The other day, it occurred to me that within seven months, I’ll be out of consumer debt once and for all. Instead of being happy/ecstatic/relieved beyond all belief, I started to worry. What would I do? Would I go out more? Would my frugality die when this goal is reached?
Average Joe has said that getting out of debt isn’t a goal, or at least not a very good one. Sure, it’s motivating, and it is very easy to put off spending until after a goal has been reached.
So, then, what’s a girl to do?
Can I start paying retail again?
Step One: Replace That Goal, ASAP!
If you’re anything like me, there’s probably a reason for your frugality. A light at the end of the tunnel. So, day after day, you take a bus instead of a cab, you brown-bag your lunch, and you whittle away at the debt monster.
You’re trudging thorough that dark tunnel, and you think, just a few more steps, then I can see again. You head toward the light.
And that’s great.
But the tunnel is long, and though you can see the bright spot at the end, it’s hazy, and undefined. Your eyes grow accustomed to the dark, and you get used to trudging.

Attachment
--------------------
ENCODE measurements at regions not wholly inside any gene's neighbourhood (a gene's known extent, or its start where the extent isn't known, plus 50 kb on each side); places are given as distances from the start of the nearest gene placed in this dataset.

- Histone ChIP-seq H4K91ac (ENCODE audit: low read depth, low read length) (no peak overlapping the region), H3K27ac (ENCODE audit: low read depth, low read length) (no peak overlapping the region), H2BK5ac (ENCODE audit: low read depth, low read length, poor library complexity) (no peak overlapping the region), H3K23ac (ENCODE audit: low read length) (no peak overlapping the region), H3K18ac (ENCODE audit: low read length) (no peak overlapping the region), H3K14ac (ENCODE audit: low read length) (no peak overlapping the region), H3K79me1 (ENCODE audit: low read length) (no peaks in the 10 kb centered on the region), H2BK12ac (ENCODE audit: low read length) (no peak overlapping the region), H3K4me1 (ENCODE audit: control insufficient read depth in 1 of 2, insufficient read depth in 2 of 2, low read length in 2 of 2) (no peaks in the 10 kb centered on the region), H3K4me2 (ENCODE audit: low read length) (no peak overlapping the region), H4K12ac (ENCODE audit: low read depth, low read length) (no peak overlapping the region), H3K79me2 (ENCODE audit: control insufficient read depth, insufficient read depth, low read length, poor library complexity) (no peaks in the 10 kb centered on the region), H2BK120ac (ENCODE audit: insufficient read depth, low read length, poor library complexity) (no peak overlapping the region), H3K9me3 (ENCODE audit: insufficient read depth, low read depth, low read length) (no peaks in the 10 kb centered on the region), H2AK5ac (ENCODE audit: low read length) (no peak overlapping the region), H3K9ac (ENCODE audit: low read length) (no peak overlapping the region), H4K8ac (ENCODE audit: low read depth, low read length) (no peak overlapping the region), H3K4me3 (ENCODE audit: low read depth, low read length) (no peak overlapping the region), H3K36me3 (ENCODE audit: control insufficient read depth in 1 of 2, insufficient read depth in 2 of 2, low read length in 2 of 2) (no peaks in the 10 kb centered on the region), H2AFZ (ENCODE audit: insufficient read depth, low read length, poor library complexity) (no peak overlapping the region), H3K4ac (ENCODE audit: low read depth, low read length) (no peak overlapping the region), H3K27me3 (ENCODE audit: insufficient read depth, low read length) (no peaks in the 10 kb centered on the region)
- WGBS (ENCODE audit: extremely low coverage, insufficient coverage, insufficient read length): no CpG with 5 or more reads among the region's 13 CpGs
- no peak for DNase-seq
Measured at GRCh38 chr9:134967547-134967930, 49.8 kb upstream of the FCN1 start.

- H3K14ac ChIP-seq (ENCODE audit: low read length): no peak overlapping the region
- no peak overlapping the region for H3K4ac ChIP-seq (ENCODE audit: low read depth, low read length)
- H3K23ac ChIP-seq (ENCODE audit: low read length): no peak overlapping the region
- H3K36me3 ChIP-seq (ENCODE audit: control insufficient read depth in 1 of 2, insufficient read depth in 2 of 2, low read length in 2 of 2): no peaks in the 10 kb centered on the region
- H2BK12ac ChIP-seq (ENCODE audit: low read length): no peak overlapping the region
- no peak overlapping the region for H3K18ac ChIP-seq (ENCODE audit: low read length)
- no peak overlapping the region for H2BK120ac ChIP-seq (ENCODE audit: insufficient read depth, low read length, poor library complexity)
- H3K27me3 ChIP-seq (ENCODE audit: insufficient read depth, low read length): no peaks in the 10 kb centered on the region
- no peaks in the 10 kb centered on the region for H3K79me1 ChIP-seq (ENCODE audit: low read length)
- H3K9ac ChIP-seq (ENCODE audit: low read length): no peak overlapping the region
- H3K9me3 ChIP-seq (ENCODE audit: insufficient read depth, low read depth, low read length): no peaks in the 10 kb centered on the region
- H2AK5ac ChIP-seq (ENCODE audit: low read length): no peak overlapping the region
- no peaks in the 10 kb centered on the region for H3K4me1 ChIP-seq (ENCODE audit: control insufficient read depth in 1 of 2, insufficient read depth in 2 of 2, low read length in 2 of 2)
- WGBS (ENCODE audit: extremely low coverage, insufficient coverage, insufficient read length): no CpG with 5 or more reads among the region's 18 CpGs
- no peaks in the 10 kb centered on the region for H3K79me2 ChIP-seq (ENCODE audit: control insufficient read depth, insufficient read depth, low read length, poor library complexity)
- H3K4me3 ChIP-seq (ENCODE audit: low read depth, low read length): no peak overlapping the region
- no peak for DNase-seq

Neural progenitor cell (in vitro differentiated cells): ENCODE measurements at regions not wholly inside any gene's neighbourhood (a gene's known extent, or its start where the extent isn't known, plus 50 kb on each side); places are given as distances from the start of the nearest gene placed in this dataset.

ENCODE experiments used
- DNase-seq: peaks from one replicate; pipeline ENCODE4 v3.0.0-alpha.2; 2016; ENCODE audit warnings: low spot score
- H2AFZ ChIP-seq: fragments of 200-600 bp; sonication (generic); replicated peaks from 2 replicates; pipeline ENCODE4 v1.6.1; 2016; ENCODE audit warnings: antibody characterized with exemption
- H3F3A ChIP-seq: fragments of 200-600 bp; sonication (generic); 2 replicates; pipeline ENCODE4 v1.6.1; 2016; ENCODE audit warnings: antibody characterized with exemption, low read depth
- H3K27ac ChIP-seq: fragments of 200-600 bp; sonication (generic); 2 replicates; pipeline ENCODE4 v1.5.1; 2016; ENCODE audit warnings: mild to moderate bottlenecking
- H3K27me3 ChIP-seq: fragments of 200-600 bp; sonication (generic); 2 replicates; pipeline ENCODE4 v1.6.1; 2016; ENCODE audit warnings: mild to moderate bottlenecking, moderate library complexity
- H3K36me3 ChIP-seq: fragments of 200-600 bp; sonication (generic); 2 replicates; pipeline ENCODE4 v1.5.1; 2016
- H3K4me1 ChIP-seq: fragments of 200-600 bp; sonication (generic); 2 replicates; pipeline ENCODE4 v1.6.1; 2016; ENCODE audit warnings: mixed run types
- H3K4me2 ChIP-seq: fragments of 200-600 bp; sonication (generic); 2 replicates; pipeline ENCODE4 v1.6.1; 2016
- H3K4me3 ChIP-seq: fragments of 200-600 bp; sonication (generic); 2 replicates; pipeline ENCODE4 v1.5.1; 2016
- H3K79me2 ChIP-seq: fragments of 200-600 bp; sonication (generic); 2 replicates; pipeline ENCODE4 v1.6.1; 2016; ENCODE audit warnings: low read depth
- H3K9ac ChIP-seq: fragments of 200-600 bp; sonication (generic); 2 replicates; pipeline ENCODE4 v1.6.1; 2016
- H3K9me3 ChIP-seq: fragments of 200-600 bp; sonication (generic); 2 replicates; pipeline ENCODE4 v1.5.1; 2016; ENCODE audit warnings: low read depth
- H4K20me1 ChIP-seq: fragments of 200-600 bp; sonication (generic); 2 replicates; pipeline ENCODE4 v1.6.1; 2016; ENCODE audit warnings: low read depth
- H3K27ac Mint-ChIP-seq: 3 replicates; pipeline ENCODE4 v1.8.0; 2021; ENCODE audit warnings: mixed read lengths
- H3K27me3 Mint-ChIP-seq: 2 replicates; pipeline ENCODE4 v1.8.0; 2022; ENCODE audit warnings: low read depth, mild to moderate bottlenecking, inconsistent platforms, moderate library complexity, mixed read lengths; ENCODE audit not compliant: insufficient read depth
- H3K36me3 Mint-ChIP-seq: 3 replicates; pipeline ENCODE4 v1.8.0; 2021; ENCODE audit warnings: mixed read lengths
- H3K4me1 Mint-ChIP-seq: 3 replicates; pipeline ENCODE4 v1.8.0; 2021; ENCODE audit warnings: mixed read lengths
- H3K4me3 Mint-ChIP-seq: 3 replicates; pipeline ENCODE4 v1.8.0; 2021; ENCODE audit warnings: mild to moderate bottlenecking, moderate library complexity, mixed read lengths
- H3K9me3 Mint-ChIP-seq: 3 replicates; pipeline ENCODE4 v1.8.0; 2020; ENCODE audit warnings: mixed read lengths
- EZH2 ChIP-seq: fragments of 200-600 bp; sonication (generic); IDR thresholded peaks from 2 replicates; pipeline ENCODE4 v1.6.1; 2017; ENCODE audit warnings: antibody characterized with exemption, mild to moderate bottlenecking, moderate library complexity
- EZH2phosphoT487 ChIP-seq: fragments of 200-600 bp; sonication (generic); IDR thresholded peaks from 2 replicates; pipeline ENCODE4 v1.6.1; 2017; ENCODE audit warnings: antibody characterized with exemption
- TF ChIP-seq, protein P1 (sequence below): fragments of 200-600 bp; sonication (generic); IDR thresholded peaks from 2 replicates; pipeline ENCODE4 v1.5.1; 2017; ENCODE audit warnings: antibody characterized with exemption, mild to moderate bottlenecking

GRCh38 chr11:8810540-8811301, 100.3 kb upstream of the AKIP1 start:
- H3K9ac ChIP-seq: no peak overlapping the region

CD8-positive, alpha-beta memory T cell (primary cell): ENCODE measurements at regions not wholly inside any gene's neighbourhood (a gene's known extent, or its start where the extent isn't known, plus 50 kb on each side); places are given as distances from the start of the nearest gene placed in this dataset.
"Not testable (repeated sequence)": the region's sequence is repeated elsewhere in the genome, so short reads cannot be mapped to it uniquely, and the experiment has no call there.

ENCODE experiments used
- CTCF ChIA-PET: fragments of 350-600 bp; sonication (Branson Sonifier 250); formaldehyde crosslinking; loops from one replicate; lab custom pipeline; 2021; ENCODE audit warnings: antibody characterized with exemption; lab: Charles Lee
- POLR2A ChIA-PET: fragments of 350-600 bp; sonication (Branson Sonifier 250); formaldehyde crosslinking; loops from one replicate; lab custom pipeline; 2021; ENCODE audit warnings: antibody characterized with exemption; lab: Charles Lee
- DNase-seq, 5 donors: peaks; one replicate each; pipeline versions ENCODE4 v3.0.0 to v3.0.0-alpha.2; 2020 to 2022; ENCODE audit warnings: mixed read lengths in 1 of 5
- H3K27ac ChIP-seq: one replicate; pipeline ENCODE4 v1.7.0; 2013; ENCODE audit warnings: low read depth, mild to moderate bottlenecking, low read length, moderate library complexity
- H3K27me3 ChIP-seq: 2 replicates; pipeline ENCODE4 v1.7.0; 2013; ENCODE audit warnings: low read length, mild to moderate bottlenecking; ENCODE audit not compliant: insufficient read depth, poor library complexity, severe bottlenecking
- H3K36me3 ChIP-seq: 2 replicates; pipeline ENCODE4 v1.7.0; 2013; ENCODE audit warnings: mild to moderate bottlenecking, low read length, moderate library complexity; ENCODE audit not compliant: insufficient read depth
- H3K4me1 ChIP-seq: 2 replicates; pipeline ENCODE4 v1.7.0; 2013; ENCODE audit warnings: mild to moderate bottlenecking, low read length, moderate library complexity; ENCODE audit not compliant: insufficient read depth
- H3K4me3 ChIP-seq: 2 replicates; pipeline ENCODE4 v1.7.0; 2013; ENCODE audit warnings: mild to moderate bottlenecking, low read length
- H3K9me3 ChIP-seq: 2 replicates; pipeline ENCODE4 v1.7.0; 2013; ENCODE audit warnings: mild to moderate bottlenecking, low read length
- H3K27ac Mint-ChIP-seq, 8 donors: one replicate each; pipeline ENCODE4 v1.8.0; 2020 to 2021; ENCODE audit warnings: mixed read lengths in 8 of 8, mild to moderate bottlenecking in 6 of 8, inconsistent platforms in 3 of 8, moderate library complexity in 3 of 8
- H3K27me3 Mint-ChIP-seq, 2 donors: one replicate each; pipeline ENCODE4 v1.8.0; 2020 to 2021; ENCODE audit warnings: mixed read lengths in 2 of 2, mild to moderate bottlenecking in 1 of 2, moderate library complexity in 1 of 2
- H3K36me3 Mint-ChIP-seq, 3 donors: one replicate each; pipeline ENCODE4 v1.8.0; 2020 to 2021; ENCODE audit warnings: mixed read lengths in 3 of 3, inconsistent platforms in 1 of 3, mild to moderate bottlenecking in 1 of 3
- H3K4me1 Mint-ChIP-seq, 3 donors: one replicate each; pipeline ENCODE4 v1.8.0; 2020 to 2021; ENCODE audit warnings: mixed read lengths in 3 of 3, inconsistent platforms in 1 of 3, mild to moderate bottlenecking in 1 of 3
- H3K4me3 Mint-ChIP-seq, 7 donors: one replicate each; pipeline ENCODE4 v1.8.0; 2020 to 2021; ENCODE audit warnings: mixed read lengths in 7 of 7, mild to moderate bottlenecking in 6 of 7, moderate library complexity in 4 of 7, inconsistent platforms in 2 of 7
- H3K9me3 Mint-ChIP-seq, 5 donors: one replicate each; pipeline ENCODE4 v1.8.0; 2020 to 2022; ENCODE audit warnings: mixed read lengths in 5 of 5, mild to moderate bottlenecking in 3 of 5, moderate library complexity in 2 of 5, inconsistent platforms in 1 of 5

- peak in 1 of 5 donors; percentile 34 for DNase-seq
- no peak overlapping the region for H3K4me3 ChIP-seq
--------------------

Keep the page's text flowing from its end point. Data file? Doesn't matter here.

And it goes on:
I can see the light, and the only way to keep myself on track is to lengthen the tunnel. After all, what’s another few months? I’ve lived frugally this long, and it doesn’t have to be temporary. I can keep buying second-hand clothes and limit my time in restaurants, it’s the new way of life!
Every time I hit a goal, I’ll keep moving the light, until my habits are second nature.
Step Two: Divert Money
In order to keep from looking at Personal Capital and thinking, ”Oh, I have money left to spend this month,” it’s a good idea to start automating savings. Max out retirement savings – if you have a 401(k), max out your contributions. If not, then max out your IRA, or your Roth IRA, whichever you choose. Open a new account, perhaps at an online bank, and hide it from your Personal Capital dashboard. That way, you won’t see it as money you can spend, and you’ll hit your goals faster.
Eventually, when I start making more money, I’ll be the boss. But for now, I think, I’m resigned to the fact that I still don’t have a great relationship with money. And until I do, I’m content to steal from my current self in order to pay my future self. It’s like giving future Kathleen a present. One I know she’ll like.
Do you need these tricks? When you hit a major saving goal, what did you do to keep yourself from binge spending? Does anyone else see parallels between food/alcohol/other strange dependent relationships and what I’ve laid out here?
Kathleen writes about her path to financial independence as well as ways to save money, live simply, and enjoy the fun things that life has to offer.